I believe that God is real, and is both "here" (immanent) and "more than here" (transcendent).

    Panentheism does not require that I believe that God, in order to exist or in order to be God, must be a creator or an intervener. The world moves according to its own rules, without having been created or tampered with by God.

    This relieves my God-definition from the theodicy hook. A theodicy is a model which attempts to explain evil and the persistence of evil in a world supposedly created by an all-powerful deity. Since my definition eschews the view of God as an all-powerful creator, God cannot be praised or blamed for the existence and/or the condition of a world that God never created to begin with.

    If only the current God debate could move beyond its insistence that God must be a creator and/or an intervener, panentheism is there to take up the slack.
     
  11. FooYang

    FooYang Active Member

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    Panentheism is the most redundant category of all because it is just Monotheism, period. However Monotheism itself is also a redundant later category (thanks to Western historiographers , orientalists etc) because it is identical with Monism.
    Then there's the irony of a lot of Polytheism which is really Monotheism too (like Hinduism which is par excellence to this).

    Basically there is only Monism (Monotheism/Panentheism/Polythiesm/Nihilism etc) and Dualism (Atheism/Materialism).
     
  12. Liu

    Liu Well-Known Member

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    Interesting approach. But some monotheistic religions (e.g. Christianity) are actually dualistic in that they consider their deity to be separate from the world.
    How is atheism and materialism dualistic? They believe there is only one essence, namely matter.

    Panentheism is kinda between the categories as it sees the divine as the world plus something else, so they are 1.5-alistic (monohemialstic?) so to speak.
     
  13. FooYang

    FooYang Active Member

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    Hey, I don't deny that there are tendencies among the mainstream for them to interpret dualism onto their tradition/religion, however it's certainly not what the Bible (in the case of Christianity) nor what the earlier sects of Christianity (like Eastern Orthodox) teach in essence.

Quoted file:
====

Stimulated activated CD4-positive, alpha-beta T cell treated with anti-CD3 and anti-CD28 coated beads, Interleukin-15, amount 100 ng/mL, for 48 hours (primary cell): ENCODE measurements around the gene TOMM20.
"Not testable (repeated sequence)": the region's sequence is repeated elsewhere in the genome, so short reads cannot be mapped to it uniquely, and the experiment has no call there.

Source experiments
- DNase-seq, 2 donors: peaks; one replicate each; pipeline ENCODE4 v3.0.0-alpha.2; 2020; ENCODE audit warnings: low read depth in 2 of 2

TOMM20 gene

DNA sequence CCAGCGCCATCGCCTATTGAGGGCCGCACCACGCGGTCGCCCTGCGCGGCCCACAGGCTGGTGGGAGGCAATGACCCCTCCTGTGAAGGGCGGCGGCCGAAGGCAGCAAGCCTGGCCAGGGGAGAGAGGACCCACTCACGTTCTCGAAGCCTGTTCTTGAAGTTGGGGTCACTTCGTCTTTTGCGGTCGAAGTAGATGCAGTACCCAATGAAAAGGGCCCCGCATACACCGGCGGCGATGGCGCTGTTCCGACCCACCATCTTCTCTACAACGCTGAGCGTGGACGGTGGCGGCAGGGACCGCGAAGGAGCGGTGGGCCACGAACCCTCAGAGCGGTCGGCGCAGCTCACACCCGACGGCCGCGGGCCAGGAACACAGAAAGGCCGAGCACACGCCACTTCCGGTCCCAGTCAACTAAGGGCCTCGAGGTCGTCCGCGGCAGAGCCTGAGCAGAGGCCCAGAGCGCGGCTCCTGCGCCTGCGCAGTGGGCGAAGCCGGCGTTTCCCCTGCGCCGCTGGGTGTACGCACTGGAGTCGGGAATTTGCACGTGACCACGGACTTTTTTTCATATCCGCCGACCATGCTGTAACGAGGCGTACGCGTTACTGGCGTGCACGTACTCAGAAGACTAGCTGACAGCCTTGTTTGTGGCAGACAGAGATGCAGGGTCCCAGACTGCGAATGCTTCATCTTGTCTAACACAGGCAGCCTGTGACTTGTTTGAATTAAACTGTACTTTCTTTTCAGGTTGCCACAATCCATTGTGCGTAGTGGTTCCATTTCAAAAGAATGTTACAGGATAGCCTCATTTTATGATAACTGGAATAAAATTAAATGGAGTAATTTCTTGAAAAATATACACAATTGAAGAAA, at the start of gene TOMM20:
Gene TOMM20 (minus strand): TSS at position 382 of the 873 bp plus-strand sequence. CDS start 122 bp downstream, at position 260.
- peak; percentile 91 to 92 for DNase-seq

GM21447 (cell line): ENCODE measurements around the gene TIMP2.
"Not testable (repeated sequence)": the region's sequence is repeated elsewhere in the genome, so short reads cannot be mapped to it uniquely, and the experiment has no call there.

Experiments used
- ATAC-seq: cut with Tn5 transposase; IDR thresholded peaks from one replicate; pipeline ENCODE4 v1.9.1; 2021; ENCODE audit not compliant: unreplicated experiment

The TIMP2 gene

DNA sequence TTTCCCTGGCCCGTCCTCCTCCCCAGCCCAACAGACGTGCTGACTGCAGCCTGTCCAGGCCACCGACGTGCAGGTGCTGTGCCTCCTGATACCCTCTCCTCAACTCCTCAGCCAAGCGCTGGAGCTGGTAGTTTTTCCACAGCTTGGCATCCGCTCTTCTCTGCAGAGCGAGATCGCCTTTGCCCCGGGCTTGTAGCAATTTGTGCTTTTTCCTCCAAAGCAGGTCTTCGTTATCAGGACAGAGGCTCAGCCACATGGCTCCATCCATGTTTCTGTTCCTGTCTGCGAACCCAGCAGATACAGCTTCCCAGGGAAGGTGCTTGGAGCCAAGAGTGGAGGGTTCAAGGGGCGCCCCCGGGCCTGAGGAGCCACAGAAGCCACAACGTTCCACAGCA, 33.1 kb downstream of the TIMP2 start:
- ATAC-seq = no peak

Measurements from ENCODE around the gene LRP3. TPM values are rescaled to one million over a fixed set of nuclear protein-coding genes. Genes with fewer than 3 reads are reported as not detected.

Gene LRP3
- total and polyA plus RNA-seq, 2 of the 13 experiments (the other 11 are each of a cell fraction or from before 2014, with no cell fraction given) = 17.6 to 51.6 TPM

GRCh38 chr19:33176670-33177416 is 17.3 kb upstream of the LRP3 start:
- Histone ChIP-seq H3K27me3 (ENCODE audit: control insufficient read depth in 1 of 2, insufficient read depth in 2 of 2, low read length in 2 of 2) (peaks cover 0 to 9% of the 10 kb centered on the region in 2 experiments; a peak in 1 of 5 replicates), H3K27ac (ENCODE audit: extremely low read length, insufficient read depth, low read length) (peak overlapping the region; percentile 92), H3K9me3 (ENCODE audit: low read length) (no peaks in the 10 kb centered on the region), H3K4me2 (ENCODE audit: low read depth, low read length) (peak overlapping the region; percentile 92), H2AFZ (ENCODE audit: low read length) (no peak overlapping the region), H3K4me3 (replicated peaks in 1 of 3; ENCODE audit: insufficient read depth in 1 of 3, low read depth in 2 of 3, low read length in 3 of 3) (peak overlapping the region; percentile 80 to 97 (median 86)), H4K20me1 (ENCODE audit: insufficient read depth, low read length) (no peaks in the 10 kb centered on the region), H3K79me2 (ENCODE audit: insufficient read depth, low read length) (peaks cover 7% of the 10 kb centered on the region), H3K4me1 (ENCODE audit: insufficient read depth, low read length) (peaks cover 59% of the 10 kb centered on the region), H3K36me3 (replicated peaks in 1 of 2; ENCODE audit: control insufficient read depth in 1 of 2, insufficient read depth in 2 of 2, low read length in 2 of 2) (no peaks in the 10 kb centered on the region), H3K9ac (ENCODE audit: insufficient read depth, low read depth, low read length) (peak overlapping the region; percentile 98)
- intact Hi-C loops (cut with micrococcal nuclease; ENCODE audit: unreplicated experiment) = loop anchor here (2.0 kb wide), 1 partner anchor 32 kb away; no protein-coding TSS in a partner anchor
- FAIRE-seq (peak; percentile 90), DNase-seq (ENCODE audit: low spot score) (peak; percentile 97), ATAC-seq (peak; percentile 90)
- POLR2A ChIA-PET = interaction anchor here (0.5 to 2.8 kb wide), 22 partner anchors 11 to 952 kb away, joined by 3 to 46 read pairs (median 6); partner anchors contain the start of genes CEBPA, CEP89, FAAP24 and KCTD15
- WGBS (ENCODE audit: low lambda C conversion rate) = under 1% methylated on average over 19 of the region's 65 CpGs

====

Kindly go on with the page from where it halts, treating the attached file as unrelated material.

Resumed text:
As for 'separate from the world', one thing I truly appreciate deeply from studying and practicing Islam, was the notion of taking quote-unquote "Monotheism" seriously. Of course, Islam isn't monotheistic though, it believes that God is Oneness or Unity (the concept of Tawhid). Within this understanding of "monotheism" we realize that both in theology and philosophy, if we are to accept Monotheism, then we cannot consider 'the world' (or the Universe more accurately by extension) to be separate from God, or else you would me making a logical error that contradicts the premise of Monotheism by turning the world/universe into a second God. (this is Islamic theology/philosophy, I love it, it's very sharp and straight to the point about Shirk there)
    Hence, if you're a Christian, then you have to take God's "omnipresence" literally.
    When it comes to Islam in this case, everything that 'exists' (externally manifest) is a reflection of a name of God, which dims because the universe is veiled (al-Hijab) from God metaphysically, but nothing is separate from it.

    Perhaps what confuses me most about general Christianity though, is that they consider Jesus and YHWH (whatever YHWH even is) as 'more God' than the Burning Bush and figure on the throne (Ezekiel's vision). When really, God is not any of them, they are only mirages of theophany reflecting back the divine essence of God, which is Ultimate Reality itself.

    They consider: Matter to be real, they considers mind and body to be occupying different aspects of existence, they see everything as a result of entropy essentially, they take time and space as literal concepts, they see existence as merely contingent on particles bumping into each other, there are many more aspects to this - but it's very strongly dualistic.
     
  14. Liu

    Liu Well-Known Member

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    Okay, from that stance I'd agree that they are monistic. Just, there are a lot of dualistic tendencies in Christianity, especially among what actual Christians believe as opposed to what their scripture says.

    They consider mind a mere emanation from matter or just an illusion. That and the rest you said don't seem very dualistic to me.